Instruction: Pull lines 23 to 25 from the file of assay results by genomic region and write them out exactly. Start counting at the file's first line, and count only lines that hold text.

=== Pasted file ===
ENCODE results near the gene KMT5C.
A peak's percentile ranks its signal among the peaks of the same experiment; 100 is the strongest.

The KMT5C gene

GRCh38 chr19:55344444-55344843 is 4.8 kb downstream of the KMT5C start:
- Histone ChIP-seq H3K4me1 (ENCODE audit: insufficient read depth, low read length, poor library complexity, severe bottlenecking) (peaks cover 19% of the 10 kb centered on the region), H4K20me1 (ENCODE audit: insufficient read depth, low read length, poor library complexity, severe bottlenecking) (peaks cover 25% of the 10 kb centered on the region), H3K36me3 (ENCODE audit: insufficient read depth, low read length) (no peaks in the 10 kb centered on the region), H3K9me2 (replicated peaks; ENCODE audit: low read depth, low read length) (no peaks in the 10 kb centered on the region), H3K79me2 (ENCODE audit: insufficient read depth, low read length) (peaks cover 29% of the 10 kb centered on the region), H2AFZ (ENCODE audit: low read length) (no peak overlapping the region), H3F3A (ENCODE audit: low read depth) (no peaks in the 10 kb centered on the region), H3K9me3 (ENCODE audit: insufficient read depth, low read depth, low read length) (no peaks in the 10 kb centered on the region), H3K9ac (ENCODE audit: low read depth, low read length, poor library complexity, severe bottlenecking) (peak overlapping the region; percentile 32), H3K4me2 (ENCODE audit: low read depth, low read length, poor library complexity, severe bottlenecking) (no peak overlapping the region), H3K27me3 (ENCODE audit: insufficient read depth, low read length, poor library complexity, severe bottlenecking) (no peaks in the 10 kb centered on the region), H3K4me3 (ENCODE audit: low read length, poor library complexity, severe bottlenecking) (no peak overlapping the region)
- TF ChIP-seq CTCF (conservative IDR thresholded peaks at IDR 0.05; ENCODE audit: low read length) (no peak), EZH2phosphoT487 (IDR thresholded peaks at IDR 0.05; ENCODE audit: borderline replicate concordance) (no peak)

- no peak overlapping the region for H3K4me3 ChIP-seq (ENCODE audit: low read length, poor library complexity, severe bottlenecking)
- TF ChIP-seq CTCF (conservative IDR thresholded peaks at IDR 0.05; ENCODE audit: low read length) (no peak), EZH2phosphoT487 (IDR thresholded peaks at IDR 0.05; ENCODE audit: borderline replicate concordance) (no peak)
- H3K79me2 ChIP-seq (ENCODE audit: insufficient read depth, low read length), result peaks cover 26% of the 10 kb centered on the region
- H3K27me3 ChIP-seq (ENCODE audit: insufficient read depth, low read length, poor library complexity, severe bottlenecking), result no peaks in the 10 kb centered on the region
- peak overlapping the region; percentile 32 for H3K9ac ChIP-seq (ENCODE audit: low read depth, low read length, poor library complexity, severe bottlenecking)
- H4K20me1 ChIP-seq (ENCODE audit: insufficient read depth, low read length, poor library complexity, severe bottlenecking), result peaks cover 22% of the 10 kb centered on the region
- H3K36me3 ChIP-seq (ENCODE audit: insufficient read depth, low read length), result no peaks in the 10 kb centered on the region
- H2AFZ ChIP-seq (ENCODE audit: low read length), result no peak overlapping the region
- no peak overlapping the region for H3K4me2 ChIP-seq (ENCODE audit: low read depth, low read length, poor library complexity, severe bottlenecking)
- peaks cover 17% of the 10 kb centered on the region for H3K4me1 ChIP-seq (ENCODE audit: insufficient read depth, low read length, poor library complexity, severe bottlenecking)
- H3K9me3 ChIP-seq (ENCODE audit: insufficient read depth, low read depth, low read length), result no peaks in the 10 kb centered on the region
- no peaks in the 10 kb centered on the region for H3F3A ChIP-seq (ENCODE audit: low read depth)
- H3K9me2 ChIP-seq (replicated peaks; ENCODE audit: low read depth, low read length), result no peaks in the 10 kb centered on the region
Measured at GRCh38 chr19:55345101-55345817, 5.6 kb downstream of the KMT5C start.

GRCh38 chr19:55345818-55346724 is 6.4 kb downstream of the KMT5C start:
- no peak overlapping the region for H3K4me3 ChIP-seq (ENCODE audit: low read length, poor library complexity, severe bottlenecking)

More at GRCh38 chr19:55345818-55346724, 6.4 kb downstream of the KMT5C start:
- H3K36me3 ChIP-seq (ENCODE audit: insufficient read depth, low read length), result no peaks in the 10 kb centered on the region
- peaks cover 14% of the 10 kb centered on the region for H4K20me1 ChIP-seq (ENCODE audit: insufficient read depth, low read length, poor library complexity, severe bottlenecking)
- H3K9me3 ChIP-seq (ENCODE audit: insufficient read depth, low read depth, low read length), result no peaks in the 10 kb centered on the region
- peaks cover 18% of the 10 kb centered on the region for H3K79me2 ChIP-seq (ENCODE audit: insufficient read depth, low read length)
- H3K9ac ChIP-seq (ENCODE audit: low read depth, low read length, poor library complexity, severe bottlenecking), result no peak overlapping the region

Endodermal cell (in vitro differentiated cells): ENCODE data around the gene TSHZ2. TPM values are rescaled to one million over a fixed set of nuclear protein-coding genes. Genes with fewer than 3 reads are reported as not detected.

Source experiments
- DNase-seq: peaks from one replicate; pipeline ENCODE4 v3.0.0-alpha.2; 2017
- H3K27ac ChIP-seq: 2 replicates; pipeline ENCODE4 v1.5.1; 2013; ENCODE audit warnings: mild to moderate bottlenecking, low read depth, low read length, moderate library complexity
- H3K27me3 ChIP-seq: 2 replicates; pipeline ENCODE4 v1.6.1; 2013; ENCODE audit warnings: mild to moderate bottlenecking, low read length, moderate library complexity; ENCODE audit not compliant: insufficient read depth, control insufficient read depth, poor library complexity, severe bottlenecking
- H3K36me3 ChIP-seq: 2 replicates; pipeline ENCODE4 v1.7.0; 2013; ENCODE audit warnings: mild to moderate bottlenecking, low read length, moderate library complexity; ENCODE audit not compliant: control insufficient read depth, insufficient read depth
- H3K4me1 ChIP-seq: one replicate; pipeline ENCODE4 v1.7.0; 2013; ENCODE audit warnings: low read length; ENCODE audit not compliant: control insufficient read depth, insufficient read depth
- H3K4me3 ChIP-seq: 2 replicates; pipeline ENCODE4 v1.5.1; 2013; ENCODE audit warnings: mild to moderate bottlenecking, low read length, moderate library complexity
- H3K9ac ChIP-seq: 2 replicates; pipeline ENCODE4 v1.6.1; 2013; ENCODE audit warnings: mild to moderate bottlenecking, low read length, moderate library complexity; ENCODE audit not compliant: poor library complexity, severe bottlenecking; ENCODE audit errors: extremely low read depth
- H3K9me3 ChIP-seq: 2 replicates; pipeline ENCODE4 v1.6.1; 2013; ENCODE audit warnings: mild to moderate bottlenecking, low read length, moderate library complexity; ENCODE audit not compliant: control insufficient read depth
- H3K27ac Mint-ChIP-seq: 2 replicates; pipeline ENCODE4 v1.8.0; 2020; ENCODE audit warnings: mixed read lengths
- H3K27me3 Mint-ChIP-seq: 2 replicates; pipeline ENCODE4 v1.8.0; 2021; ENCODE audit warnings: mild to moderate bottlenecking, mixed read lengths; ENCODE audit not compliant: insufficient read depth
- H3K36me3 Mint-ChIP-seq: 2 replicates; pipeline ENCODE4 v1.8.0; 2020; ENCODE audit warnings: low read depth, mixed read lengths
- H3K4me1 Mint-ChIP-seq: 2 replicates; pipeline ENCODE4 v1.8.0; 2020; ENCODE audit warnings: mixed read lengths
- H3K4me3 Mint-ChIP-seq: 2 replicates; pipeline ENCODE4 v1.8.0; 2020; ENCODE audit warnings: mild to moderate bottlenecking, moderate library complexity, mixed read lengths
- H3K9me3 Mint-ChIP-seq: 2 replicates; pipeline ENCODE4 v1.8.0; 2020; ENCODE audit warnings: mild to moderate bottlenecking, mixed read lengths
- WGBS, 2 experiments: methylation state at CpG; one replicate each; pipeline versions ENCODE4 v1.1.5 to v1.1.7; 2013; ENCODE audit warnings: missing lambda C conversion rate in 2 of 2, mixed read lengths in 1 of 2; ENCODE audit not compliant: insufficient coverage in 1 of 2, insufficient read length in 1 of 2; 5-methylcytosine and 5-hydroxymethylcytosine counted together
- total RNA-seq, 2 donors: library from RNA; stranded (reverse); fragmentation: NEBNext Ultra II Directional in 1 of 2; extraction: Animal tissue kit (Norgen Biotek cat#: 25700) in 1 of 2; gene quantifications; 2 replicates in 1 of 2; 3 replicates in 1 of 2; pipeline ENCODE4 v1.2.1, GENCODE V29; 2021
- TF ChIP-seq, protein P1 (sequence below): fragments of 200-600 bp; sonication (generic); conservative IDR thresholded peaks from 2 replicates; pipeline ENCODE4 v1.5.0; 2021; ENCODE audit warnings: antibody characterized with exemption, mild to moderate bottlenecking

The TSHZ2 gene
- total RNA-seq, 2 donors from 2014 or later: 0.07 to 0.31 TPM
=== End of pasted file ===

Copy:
More at GRCh38 chr19:55345818-55346724, 6.4 kb downstream of the KMT5C start:
- H3K36me3 ChIP-seq (ENCODE audit: insufficient read depth, low read length), result no peaks in the 10 kb centered on the region
- peaks cover 14% of the 10 kb centered on the region for H4K20me1 ChIP-seq (ENCODE audit: insufficient read depth, low read length, poor library complexity, severe bottlenecking)